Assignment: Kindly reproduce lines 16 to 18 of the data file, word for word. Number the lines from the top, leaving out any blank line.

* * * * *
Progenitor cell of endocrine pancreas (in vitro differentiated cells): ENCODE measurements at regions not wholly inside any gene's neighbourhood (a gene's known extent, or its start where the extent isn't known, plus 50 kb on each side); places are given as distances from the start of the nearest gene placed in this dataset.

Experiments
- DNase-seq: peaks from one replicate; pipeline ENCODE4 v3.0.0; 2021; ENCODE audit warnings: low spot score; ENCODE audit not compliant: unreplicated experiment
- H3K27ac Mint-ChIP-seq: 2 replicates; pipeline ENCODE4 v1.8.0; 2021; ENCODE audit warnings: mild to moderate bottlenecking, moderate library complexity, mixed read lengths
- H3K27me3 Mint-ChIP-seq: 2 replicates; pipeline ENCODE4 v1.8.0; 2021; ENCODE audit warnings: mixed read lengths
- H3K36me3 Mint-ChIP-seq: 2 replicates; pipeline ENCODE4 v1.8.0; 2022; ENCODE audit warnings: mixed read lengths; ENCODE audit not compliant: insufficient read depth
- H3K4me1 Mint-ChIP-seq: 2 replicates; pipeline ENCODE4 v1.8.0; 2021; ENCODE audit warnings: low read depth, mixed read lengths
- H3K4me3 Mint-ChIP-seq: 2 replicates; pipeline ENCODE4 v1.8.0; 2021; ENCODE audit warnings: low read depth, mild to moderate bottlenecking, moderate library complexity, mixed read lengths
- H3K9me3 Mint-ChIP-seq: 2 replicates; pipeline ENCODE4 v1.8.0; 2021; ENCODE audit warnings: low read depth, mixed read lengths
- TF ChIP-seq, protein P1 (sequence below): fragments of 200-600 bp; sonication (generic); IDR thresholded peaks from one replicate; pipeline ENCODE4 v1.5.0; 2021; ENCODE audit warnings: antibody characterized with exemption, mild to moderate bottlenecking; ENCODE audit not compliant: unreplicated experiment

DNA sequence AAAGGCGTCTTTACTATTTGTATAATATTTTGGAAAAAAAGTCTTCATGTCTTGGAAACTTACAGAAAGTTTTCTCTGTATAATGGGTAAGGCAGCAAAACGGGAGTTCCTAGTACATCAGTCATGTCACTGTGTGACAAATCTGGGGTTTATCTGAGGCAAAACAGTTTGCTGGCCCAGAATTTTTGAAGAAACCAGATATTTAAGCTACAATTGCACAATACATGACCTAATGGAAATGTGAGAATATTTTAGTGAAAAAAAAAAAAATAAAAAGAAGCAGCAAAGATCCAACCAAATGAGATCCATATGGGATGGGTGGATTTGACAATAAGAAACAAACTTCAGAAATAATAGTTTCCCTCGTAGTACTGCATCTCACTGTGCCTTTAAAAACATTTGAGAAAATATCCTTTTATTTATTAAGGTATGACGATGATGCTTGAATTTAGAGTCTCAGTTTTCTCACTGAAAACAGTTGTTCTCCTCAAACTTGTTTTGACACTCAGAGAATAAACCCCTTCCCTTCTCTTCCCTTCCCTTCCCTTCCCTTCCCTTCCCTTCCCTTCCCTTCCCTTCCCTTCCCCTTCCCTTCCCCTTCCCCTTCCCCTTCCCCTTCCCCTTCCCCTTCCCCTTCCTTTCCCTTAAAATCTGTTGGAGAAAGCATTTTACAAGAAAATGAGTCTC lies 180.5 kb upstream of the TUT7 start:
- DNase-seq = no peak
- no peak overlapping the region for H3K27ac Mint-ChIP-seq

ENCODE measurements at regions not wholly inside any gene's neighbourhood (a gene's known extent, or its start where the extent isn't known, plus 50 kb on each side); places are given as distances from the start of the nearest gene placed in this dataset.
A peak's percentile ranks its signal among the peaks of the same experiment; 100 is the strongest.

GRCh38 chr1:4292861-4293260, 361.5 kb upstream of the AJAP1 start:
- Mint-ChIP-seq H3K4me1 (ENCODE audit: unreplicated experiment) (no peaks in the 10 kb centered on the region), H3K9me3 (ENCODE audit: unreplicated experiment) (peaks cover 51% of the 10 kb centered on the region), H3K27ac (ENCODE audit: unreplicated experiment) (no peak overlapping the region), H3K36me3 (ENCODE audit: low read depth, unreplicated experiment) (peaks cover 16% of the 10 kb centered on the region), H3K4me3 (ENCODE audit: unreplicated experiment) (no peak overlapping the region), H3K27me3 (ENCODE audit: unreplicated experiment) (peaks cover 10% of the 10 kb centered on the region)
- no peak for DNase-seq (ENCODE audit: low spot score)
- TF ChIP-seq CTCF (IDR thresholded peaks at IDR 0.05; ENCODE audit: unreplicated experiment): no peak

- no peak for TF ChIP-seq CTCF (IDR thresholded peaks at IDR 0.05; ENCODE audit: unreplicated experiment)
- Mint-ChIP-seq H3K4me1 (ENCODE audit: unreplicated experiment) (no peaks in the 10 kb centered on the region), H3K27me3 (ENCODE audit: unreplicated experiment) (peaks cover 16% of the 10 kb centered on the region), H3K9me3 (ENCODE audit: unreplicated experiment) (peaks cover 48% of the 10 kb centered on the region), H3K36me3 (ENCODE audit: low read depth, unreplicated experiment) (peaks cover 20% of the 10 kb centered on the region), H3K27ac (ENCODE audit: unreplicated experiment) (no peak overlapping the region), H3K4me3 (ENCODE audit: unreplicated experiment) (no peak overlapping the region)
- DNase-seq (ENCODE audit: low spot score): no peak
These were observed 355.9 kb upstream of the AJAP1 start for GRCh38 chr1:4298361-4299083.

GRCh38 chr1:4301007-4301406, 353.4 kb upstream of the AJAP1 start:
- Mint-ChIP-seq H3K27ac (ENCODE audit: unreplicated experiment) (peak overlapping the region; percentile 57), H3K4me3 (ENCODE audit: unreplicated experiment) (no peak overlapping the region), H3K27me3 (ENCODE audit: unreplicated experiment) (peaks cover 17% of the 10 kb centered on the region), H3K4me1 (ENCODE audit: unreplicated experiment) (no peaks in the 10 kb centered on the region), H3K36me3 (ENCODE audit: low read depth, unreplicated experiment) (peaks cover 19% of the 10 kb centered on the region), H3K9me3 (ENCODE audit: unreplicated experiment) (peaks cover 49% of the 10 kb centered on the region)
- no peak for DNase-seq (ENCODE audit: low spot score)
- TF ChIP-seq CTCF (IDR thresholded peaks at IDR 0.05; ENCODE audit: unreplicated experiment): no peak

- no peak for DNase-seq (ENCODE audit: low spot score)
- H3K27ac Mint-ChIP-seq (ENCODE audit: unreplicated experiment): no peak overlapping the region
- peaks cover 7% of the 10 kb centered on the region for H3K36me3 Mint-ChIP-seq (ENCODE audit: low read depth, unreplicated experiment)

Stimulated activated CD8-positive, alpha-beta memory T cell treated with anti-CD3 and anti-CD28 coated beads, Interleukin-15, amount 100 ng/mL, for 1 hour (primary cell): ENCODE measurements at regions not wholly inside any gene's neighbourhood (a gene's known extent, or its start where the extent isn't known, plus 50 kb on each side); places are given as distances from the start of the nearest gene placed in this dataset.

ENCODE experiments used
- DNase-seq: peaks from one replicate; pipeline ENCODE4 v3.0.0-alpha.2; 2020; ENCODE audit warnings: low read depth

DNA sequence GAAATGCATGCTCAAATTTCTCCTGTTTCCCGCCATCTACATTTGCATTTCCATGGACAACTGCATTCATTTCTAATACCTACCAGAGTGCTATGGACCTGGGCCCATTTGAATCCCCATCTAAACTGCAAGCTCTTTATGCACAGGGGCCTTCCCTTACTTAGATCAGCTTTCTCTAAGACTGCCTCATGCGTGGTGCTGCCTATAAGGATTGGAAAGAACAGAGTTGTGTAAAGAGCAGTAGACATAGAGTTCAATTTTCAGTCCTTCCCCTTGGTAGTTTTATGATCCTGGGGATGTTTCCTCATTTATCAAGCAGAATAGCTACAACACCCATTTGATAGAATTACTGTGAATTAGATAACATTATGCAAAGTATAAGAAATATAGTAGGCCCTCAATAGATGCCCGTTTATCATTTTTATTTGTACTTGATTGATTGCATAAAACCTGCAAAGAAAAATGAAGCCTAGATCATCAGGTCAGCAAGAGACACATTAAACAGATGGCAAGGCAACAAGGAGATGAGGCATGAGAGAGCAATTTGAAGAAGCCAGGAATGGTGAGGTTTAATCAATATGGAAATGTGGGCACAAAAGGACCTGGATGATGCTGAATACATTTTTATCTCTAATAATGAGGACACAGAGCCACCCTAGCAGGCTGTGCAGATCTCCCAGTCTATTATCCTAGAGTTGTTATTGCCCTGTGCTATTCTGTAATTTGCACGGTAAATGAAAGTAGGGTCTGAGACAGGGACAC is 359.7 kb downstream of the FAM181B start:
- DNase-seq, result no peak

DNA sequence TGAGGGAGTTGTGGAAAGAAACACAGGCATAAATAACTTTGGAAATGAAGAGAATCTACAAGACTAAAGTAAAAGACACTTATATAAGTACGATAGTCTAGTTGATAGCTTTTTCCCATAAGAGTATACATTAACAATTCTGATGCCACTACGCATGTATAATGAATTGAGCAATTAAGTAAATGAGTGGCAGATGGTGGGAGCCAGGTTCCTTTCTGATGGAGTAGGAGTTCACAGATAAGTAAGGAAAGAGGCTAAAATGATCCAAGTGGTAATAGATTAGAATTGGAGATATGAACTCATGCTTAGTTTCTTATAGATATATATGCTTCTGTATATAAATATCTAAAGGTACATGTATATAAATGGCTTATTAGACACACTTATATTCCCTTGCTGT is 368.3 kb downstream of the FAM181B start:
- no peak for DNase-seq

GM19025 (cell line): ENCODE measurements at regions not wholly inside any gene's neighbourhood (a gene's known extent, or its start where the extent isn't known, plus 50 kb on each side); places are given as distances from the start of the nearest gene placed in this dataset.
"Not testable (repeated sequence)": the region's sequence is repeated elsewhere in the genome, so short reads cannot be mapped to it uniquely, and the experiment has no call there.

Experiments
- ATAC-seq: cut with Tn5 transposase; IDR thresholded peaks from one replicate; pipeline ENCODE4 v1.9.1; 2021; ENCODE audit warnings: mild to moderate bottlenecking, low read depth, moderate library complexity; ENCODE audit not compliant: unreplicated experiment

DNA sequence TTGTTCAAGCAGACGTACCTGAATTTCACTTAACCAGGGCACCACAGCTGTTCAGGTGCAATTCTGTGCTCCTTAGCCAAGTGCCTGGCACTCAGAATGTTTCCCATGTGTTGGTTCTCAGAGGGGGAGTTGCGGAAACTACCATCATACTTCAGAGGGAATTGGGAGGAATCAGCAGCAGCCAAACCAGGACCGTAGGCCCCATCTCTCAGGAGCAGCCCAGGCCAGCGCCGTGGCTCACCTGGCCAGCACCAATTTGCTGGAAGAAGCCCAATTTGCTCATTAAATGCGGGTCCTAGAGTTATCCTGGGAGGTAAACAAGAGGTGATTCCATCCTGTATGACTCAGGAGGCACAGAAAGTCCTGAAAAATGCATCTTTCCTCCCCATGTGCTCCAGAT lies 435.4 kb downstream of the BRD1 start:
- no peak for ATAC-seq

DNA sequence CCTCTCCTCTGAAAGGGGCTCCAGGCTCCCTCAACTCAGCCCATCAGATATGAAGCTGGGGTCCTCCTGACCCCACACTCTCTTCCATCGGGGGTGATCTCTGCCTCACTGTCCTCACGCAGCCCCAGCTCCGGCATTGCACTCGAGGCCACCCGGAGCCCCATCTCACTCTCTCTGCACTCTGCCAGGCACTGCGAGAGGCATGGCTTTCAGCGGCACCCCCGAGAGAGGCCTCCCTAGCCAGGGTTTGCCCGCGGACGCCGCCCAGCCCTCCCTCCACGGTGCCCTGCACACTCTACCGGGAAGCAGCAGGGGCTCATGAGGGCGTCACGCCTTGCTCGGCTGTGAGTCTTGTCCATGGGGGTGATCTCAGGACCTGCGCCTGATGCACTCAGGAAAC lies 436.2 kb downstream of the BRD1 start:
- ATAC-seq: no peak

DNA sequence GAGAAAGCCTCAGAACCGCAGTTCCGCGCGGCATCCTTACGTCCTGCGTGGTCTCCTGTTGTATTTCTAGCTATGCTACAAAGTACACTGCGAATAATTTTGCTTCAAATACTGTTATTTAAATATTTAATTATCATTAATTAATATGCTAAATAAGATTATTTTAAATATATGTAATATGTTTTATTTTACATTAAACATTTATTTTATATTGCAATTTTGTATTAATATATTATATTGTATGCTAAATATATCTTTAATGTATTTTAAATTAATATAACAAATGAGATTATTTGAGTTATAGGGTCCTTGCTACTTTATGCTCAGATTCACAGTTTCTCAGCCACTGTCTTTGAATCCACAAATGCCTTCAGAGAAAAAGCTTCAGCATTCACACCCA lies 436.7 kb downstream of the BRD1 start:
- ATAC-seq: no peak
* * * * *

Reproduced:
GRCh38 chr1:4292861-4293260, 361.5 kb upstream of the AJAP1 start:
- Mint-ChIP-seq H3K4me1 (ENCODE audit: unreplicated experiment) (no peaks in the 10 kb centered on the region), H3K9me3 (ENCODE audit: unreplicated experiment) (peaks cover 51% of the 10 kb centered on the region), H3K27ac (ENCODE audit: unreplicated experiment) (no peak overlapping the region), H3K36me3 (ENCODE audit: low read depth, unreplicated experiment) (peaks cover 16% of the 10 kb centered on the region), H3K4me3 (ENCODE audit: unreplicated experiment) (no peak overlapping the region), H3K27me3 (ENCODE audit: unreplicated experiment) (peaks cover 10% of the 10 kb centered on the region)
- no peak for DNase-seq (ENCODE audit: low spot score)